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Feedback And Advices Accepted - Michelle, Time In A Bottle, Here Comes The Sun, People Are Strange

timliu92timliu92 Posts: 65Member
Hi All,

I am Timothy, an engineer who is also an aspiring intermediate vocalist. I have been singing for quite a while and am a high baritone with a tessitura of about E2 - F#4 although I can access G4 or A4 (which are notes that are within my passaggio) too on a very good day. My objective is to become the best singer I can be as well as expand my repertoire as a vocalist (up until now, I have been singing a lot of high baritone tunes from the likes of Elvis, Buble, Sinatra or Lennon while having to transpose tenor tunes by about a tone or a tone and a half).

At the same time, recently I have discovered KTVA and had been doing a few vocal exercises based on Master Ken's advice (i.e. a bright sound is the sound that helps to grow one's voice). Knowing that Master Ken is a high baritone himself, I want to know more of his secrets in having not only such a wide vocal range but also a versatile tone than encompasses various genres from the likes of Ed Sheeran and Bruno Mars to Freddie Mercury and Robert Plant.

As an example of my singing, attached are covers of Michelle by The Beatles and Time In A Bottle by Jim Croce (forgive the slight crackling sounds of my chair on the latter because it was recorded casually), as well as video covers of Here Comes The Sun by The Beatles and People Are Strange by The Doors:






Here Comes The Sun cover


People Are Strange cover

Note that on my Soundcloud clips, I did not apply much effects except a little of bit EQ and compression. Also, the YouTube covers were done last year, while the Soundcloud recordings were done much more recently.

I am highly interested to know what you all think, with possible evaluations and feedbacks when needed. At the same time, I also am looking for any advices on how to ensure that I can gradually expand my vocal range and repertoire possibilities while still having my own style as a singer.

Thanks all!

Regards,
Tim

Comments

  • highmtnhighmtn Posts: 14,569Administrator, Moderator, Enrolled, Pro
    edited September 2015
    All four of these tunes sound really good, Tim. Your breath support is good, your pitch is spot-on, and you sound comfortable in the tunes.

    One thing that I did notice that you might want to think about is that you are using a lot of consonants and they are emphasized a bit more than you really have to do. That can interfere with the vowels that you are singing on and chops up the lyrics more than they have to be.

    The way to expand your range is to do exercises like Ken's on a daily basis, and keep pushing your limitations to the next level.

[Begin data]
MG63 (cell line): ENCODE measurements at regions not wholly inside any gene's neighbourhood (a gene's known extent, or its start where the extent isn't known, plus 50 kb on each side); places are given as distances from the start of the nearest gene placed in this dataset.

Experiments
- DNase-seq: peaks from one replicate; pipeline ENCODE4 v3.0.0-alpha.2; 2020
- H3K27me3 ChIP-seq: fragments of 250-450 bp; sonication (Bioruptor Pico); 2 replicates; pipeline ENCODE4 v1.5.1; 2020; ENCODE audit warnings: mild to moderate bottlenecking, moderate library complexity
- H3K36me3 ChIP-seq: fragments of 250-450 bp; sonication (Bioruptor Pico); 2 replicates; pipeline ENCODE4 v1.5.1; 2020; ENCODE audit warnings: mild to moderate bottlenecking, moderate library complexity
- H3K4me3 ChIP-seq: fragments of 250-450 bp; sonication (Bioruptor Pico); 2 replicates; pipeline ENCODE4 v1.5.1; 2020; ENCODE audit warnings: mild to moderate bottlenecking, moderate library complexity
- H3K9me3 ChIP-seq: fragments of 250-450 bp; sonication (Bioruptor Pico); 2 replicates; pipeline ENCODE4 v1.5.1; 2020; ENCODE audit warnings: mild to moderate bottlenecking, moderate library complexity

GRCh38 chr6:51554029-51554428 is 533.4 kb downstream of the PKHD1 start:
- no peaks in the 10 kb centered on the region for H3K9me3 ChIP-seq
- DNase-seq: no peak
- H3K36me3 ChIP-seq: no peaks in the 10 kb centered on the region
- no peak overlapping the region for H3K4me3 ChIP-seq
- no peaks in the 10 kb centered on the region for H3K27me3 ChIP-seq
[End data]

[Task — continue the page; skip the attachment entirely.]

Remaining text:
All the Best!

    Bob
  • timliu92timliu92 Posts: 65Member
    Hi Bob,

    Thanks for that feedback! It is highly useful, and I also acknowledge that consonants were an issue. The only problem I am having now is that every time I try to emphasize on vowels, my consonants are not as crisp clear although those higher notes are easier to tackle. Do you have any possible solutions on this problem?
  • Yes, like Bob mentioned, the first thing I noticed was that you have really good pitch. I'm curious if you had to work on this or if it was something you had naturally to a large degree.
  • timliu92timliu92 Posts: 65Member
    edited September 2015
    @blondiewales Hey thanks!

    Frankly speaking, I actually did not start singing with great pitch control to begin with. I just practiced it through and through and had been immersing myself in several singing activities such as bands, karaokes, acoustic performances, and lately choirs, where the latter really motivated and pushed me to be extremely accurate with my pitch (I cannot be a few cents flat or sharp or the section will not be in tune). In terms of performance experience, I can say I have a pretty decent amount on stage. I also worked with 3 vocal coaches throughout my life, where I am still working with the latter, who introduced me to classical technique and really corrected a lot of my bad habits such as trying to 'hit' a high note instead of approaching it from the top or locking my jaw when going for one. In addition, he also enforced me to use my core support a lot more. I also learnt a bit of sight-singing from the score (I am still terrible and sloppy at it, but it really enforces me to be very careful with my intervals), which helps to make me very sensitive with any case of intonation that sounds a little suspect.

    With that being said, my vocal range so far could only hit an A4 at maximum (with a little bit of strain), and I had been transposing tenor tunes to ensure that I could sing them more easily without struggle. However, since Master Ken is a fellow high baritone himself, I really want to know his perspective and secrets in being a monster of a vocalist, because I believe that if he can do it, there has to be a way. :)
  • highmtnhighmtn Posts: 14,569Administrator, Moderator, Enrolled, Pro
    Most vocalists that don't know better try to over-enunciate the words out of fear that they will be criticized for poor diction.

    That is the opposite of the way you should approach consonants.

    Your singing takes place on vowels. You are singing, not giving a speech or teaching enunciation. So sing, and let the vowels do the singing. Take the more musical approach.
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